How Much Should You Save for a Down Payment on a House?
If you’re ready to buy a house, you’ve probably spent a lot of time thinking about where you’d like to live and the type of home you want to buy. One thing you might’ve overlooked is saving for a down payment.
Most buyers finance their home purchase with a mortgage loan. But most loans require that you pay a portion the purchase price in cash when you close the sale. This is what’s known as your down payment, and how much you need depends on a variety of factors.
How much should you save for a down payment? And is it possible to take out a mortgage without putting any money toward a down payment at all? Those are the exact questions this article will discuss in more detail.
What Is a Down Payment?
A down payment is a one-time upfront payment you make toward the purchase of your home. Although there are exceptions, you can expect to pay a down payment of between 5% and 20% of the purchase price. The exact amount depends on the type of loan you take out and other factors, such as your credit score.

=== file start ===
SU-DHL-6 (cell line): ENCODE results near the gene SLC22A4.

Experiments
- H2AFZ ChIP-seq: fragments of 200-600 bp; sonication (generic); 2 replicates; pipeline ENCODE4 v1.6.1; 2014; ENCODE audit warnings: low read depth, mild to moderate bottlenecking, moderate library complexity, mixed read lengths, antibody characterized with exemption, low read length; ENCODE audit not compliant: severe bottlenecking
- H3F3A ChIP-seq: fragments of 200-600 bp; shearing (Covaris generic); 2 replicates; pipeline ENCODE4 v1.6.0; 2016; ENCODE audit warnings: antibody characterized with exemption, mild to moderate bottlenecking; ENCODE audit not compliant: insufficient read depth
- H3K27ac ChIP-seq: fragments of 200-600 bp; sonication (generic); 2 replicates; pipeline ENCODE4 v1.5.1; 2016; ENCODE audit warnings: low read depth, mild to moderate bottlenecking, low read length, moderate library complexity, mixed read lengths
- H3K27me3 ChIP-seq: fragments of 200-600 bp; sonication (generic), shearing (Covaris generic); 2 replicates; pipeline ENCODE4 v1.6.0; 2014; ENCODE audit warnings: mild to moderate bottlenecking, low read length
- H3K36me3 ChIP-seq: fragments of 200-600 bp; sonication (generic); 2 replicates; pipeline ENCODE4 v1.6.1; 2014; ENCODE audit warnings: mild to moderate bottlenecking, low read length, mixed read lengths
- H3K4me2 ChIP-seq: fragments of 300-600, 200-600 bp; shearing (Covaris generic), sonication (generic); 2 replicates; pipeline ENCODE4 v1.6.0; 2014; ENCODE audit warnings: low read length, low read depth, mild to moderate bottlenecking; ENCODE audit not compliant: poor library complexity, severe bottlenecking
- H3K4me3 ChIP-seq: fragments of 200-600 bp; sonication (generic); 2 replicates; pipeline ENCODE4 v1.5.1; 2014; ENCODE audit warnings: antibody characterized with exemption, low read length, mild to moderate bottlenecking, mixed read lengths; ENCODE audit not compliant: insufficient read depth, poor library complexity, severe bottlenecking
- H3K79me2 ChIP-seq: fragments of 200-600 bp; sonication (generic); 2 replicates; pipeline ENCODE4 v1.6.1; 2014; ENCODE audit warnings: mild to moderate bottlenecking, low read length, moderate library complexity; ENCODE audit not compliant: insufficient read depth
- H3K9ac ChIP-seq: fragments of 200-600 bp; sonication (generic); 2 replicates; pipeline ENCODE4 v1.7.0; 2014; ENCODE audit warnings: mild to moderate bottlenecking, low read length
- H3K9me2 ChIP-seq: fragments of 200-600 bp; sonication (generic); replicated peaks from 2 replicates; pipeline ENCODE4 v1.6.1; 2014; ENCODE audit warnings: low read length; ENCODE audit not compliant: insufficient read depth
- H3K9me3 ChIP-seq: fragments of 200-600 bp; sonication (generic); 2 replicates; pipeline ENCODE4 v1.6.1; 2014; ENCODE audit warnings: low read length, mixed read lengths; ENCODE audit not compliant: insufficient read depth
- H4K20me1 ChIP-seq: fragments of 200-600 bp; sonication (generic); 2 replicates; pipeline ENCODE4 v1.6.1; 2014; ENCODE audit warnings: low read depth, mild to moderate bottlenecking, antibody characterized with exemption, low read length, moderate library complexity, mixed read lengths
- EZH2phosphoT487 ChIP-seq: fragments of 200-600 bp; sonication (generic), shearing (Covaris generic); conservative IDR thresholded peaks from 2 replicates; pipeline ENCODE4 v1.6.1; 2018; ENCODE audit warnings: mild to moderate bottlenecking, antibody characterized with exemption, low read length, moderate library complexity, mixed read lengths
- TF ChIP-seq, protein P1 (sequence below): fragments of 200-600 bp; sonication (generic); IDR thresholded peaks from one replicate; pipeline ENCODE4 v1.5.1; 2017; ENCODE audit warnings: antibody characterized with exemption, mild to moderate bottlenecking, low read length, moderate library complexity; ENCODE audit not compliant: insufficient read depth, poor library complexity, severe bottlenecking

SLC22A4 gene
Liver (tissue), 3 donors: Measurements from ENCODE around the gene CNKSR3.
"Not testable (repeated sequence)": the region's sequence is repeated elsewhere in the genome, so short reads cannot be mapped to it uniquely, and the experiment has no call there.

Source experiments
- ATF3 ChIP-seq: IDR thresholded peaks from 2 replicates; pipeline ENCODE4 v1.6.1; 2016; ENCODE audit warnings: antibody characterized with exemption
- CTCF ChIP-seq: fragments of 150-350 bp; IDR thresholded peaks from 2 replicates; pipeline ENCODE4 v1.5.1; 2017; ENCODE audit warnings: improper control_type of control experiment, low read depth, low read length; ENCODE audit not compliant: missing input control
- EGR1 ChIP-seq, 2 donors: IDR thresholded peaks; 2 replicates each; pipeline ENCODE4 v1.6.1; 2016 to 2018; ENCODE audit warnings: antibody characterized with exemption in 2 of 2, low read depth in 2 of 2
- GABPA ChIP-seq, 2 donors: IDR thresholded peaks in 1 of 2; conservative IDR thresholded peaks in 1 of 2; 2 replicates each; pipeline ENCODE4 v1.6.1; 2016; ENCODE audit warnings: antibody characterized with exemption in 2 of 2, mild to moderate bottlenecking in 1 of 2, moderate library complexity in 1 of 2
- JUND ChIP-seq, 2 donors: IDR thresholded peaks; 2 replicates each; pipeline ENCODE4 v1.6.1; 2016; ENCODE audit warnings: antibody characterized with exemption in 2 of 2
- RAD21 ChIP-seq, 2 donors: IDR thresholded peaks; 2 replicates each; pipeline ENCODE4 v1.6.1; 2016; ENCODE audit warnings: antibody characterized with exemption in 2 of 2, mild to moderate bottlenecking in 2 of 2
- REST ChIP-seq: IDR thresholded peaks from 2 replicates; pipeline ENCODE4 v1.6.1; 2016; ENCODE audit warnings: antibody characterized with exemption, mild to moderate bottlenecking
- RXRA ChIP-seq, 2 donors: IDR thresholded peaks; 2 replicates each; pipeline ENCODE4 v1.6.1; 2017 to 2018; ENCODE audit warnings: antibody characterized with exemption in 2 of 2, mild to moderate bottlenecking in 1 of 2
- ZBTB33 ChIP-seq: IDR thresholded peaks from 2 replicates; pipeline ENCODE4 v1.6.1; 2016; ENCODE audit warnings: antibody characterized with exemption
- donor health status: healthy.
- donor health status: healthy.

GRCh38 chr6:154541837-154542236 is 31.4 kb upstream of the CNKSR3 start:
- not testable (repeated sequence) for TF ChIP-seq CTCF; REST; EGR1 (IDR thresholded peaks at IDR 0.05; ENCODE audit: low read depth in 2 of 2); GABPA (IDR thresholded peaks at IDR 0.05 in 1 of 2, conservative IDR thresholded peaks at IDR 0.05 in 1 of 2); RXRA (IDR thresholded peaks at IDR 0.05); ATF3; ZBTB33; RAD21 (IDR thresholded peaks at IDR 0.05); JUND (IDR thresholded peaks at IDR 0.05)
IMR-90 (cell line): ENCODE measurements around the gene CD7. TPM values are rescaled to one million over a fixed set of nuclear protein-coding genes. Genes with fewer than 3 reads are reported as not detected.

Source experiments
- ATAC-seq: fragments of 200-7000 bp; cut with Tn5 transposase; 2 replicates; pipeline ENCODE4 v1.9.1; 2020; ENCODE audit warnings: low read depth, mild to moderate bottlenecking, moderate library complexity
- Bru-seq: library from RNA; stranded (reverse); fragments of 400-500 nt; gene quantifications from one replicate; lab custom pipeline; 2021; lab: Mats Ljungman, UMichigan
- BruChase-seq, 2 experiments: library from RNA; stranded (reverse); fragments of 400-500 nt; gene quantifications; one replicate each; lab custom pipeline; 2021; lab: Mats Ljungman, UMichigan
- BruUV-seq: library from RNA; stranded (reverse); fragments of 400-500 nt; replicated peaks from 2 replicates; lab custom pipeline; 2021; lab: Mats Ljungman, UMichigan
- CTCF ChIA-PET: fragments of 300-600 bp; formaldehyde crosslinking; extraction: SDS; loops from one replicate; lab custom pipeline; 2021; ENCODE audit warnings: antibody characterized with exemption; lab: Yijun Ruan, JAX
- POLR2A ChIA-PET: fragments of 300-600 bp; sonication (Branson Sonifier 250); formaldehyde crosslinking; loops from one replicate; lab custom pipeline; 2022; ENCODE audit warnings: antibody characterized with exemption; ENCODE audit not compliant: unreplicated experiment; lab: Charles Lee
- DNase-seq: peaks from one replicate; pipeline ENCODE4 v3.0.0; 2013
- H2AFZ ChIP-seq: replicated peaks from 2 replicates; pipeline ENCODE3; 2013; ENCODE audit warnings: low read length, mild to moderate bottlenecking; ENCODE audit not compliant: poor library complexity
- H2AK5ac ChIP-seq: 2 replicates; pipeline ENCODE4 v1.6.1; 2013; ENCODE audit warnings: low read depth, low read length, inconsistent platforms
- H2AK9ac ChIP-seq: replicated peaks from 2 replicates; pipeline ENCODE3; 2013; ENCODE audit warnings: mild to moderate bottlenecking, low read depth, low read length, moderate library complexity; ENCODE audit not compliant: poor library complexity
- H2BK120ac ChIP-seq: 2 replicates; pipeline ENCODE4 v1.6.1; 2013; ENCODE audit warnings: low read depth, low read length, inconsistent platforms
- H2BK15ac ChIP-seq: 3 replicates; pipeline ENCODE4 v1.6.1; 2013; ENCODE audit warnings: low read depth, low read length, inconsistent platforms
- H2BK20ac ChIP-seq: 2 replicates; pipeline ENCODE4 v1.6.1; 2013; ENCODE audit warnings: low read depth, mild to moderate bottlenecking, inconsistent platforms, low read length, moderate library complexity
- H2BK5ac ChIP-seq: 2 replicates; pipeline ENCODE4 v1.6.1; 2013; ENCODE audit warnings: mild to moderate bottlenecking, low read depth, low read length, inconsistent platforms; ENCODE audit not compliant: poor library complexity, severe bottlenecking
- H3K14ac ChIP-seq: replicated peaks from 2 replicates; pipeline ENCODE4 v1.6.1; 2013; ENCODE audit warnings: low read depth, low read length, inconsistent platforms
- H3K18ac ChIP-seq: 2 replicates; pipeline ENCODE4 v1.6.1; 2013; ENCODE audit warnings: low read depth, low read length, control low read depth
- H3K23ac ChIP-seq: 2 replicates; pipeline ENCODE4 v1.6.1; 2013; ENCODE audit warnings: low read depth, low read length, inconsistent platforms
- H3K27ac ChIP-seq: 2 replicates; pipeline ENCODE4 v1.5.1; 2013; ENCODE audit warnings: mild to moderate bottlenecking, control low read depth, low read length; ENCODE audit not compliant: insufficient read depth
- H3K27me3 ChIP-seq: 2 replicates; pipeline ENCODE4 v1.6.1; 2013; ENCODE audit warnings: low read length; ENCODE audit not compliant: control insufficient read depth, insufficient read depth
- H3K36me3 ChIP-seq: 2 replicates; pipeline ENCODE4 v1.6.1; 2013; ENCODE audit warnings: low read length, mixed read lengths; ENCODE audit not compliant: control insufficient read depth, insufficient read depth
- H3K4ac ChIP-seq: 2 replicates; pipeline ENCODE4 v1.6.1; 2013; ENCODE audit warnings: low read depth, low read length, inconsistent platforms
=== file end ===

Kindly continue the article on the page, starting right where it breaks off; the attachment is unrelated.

First-time homebuyers often struggle to get approved for a mortgage because they can’t meet the down payment requirements. If you’re trying to purchase a $500,000 home, a 5% down payment would be $15,000. And if you plan to put down the full 20% down payment? That’s going to cost you $100,000. Having that type of cash on hand is out of reach for many Americans.
And that figure doesn’t include closing costs, fees, and the price of moving and furnishing a new home. That’s why certain types of mortgages offer flexible down payment requirements.
How Much Should You Save for a Down Payment?
A 20% down payment is ideal, but there are ways around it if that’s more than you can afford. The best place to start is by familiarizing yourself with the different types of home loans and the requirements for each. This will help you determine what is the best option for you.